A person who makes a short visit to London and wants to get a full taste of its theatrical offerings forms his opinion on the basis of what he has seen - but also on the basis of what the city was unable to offer. Thus, for example, in the middle of December on the stages in London (the repertory theaters, the West End) there was not a single play by William Shakespeare. "All's Well that Ends Well" was on in his birthplace, Stratford, in a Royal Shakespeare Company production with Judi Dench, the Britons' favorite dame, but the battle for ticket sales for performances in the middle of this year is still under way.
The perception that arose during a four-day stay is one of a London theater that is looking back, perhaps with fondness, perhaps with longing, and almost without any real criticism, to the end of the 1960s and the beginning of the 1970s.
England has new, young playwrights who are dealing with everyday English life, and every theater, on the fringe or in the establishment (but not the West End, which seeks commercial success) is glad to produce them. But the English also have veteran playwrights who are continuing to write new material, but are also experiencing, in their own lifetimes, revivals of their past successes.
Outstanding among them are Tom Stoppard and Harold Pinter. Last year the National Theater put on a new production of "Jumpers," Stoppard's second full-length play, which was first produced at the National Theater in 1972. It is set in 1969, on the day Man landed on the moon. At its center are an absent-minded professor of ethics named George and his wife Dotty, who was once a successful cabaret singer and is now slowly going out of her mind. The central image in the play is a troupe of acrobats, members of the philosophy faculty at the university where George lectures, one of whom is murdered.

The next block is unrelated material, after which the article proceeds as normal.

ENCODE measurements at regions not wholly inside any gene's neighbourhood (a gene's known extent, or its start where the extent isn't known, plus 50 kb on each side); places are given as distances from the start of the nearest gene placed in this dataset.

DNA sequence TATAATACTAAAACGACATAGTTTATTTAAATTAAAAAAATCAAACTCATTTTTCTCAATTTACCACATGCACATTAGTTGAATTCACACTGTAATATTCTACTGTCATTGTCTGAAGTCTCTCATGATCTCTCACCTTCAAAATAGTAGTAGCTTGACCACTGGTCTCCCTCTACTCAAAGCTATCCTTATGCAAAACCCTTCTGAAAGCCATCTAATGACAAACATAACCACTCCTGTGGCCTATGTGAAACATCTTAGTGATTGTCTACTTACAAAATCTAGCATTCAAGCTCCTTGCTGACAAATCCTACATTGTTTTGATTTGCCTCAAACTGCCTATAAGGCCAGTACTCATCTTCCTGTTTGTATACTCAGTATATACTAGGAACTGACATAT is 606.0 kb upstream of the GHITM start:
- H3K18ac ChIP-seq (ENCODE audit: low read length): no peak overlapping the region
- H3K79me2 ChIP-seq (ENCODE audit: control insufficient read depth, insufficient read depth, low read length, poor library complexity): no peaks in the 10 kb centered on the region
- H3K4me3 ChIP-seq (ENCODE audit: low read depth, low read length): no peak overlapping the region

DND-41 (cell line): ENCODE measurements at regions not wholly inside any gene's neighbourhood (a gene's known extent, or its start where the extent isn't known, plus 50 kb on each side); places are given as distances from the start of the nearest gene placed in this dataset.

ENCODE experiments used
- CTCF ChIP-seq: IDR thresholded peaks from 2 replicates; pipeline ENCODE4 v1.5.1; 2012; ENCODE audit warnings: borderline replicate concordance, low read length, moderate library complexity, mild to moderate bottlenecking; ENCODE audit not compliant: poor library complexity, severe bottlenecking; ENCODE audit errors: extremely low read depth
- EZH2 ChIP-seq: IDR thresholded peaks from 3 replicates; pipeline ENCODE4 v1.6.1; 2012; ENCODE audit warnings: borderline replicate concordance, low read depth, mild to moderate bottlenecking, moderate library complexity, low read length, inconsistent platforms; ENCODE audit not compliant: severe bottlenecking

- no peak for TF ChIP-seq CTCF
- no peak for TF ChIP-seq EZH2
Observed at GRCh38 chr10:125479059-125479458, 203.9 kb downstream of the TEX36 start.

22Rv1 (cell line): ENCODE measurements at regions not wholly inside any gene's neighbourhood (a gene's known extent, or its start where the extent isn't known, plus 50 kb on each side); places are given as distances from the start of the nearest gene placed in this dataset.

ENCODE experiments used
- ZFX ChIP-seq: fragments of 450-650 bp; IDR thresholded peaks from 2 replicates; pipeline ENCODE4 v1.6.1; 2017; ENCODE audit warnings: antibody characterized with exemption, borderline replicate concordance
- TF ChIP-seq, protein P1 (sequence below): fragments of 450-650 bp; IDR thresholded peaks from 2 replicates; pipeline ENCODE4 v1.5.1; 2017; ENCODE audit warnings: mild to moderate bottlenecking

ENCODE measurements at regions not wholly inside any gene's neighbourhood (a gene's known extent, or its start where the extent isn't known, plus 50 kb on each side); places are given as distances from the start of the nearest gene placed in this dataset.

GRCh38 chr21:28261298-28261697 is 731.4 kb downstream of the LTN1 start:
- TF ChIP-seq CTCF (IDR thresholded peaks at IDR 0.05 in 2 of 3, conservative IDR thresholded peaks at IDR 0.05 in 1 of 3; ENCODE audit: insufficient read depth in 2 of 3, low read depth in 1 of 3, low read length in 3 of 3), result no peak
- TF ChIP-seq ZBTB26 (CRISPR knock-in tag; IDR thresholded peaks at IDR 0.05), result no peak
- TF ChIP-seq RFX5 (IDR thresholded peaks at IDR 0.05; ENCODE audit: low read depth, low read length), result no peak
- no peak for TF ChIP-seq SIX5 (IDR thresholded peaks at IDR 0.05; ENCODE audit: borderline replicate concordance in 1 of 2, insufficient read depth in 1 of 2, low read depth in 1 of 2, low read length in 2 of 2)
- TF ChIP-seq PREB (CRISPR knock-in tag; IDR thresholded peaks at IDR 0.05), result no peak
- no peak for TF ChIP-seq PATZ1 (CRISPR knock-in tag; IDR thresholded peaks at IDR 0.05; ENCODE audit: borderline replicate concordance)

With verbal and philosophical acrobatics, the play examines the experience of humanity, from whom one of its romantic images (the moon) has been taken, and also the ethical-university experience, which is made up entirely of intrigues that bend the rules of logic and morality for the sake of survival.
The production at the National was greeted with mixed reviews that were, however, good enough for the play to transfer to the Piccadilly Theater in the West End. Its greatest virtue is actor Simon Russell Beale, who displays an astonishing ability in comic rhetoric, skill in verbal, vocal and physical effects, precise timing in his acting and the ability to plumb the depths of emotion and make Stoppard's acrobatics of ideas into something truly moving and exciting.